What I�ve learned to be true is that for all the spectacle and splendor of a football weekend at Notre Dame, she reserves her most treasured gifts for those quiet moments when one strolls across the campus, admiring the freshly fallen snow, breathing in the crisp, clean pine-scented air, listening to her beating heart, warm beneath the mantle that is her embrace.
These are the times when one discovers her truest blessings � the grace that must be sought, the spirit that must be nurtured, and the irresistible beauty that is Our Mother and our home.
And so it is that we willingly defend her honor on Saturdays in the fall when we do strong battle against those who would dare to take that which she has bequeathed to us. We strap on our pads, we don our helmets, and we rise up with explosive force to engage in masculine, titanic struggle for the ultimate victory of the Lady on the Dome.
Victory is a decision. And it is a decision that we make without apology. No matter the foe, no matter the price, we seek victory and nothing less. We shall not be defined by circumstance, and we shall never ask anyone for permission to succeed.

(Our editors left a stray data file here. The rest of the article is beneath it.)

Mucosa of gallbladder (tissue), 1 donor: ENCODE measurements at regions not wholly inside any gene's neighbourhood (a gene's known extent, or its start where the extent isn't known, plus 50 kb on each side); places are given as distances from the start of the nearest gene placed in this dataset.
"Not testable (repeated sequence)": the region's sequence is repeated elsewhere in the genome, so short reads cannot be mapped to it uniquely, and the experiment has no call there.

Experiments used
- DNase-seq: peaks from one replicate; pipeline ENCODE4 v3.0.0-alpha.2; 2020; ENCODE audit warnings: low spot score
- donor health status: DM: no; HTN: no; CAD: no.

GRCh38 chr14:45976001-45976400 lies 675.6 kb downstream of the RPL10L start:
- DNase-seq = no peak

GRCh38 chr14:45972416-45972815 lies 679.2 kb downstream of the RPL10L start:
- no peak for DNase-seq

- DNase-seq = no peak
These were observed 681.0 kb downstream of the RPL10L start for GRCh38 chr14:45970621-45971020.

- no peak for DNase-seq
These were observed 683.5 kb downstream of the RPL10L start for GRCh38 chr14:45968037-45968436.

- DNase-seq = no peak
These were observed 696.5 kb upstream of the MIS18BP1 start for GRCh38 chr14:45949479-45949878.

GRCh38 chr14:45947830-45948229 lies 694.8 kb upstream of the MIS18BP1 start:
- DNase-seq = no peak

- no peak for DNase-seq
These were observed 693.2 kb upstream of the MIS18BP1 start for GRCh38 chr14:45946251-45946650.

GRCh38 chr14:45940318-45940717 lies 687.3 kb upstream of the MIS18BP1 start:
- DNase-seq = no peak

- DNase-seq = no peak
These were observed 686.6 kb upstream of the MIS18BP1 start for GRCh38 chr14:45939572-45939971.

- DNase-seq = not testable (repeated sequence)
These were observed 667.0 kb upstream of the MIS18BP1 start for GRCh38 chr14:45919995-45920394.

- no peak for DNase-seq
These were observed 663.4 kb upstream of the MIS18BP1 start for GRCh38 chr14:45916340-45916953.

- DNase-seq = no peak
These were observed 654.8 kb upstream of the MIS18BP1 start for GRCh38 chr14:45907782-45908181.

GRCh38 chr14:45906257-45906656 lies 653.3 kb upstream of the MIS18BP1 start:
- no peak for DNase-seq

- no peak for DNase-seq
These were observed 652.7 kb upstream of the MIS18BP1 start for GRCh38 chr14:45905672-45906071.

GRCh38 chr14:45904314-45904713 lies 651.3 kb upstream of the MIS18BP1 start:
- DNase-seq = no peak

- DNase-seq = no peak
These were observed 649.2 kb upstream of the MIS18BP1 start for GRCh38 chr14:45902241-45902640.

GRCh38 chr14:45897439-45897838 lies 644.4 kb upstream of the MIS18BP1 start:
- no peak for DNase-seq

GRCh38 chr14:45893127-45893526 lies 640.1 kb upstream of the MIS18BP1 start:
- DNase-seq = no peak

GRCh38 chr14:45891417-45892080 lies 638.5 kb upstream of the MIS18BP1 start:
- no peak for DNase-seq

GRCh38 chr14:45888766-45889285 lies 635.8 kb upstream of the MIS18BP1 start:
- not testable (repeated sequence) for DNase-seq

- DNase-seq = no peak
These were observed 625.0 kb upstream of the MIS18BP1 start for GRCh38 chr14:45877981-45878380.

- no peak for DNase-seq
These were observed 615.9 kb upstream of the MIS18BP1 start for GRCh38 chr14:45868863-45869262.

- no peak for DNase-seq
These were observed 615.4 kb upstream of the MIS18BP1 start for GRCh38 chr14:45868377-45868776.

Those who openly pine for Notre Dame�s luster to be tarnished, or who brashly claim that she�d prefer to live in the glory of a bygone era, indict themselves by their very words, for it is they who do not � and perhaps cannot � understand the nature of this place.
While we rightly honor the towering achievements of those who�ve gone before us, let it be known by one and all that we hold forever firm the ideal that our greatest dreams have yet to be dreamed, our greatest works have yet to be done, our greatest heights have yet to be scaled, and our greatest victories have yet to be won.
We, the sons and daughters of Notre Dame, share a common heritage. We speak a common language, are united by a common destiny, and are inspired by a common vision. We are, therefore, a nation � bound together not simply by golden helmets or athletic fame, but more so by the very ideals that set us apart, that define who we are, that enlighten our path and enrich our journey as we navigate the glory and travail of this life.
We are poised at the front line of history, the heroes of the past standing shoulder to shoulder behind us, their mythical deeds echoing through time, supplying us with courage and hope for the future. Now it is our turn, and we are both humbled and honored by the privilege of lifting her banner high for the world to see.
We are a nation triumphant. We are a nation compassionate. We are a nation accomplished, yet forever aspiring. We are a nation sublime, a nation united, and a nation set apart, destined to be loved, to be feared, to be admired, and to be envied, but, above all, destined to prevail.
We are, in the final analysis, a nation of champions, who, with Our Mother atop the dome, stand victorious.
We are Notre Dame.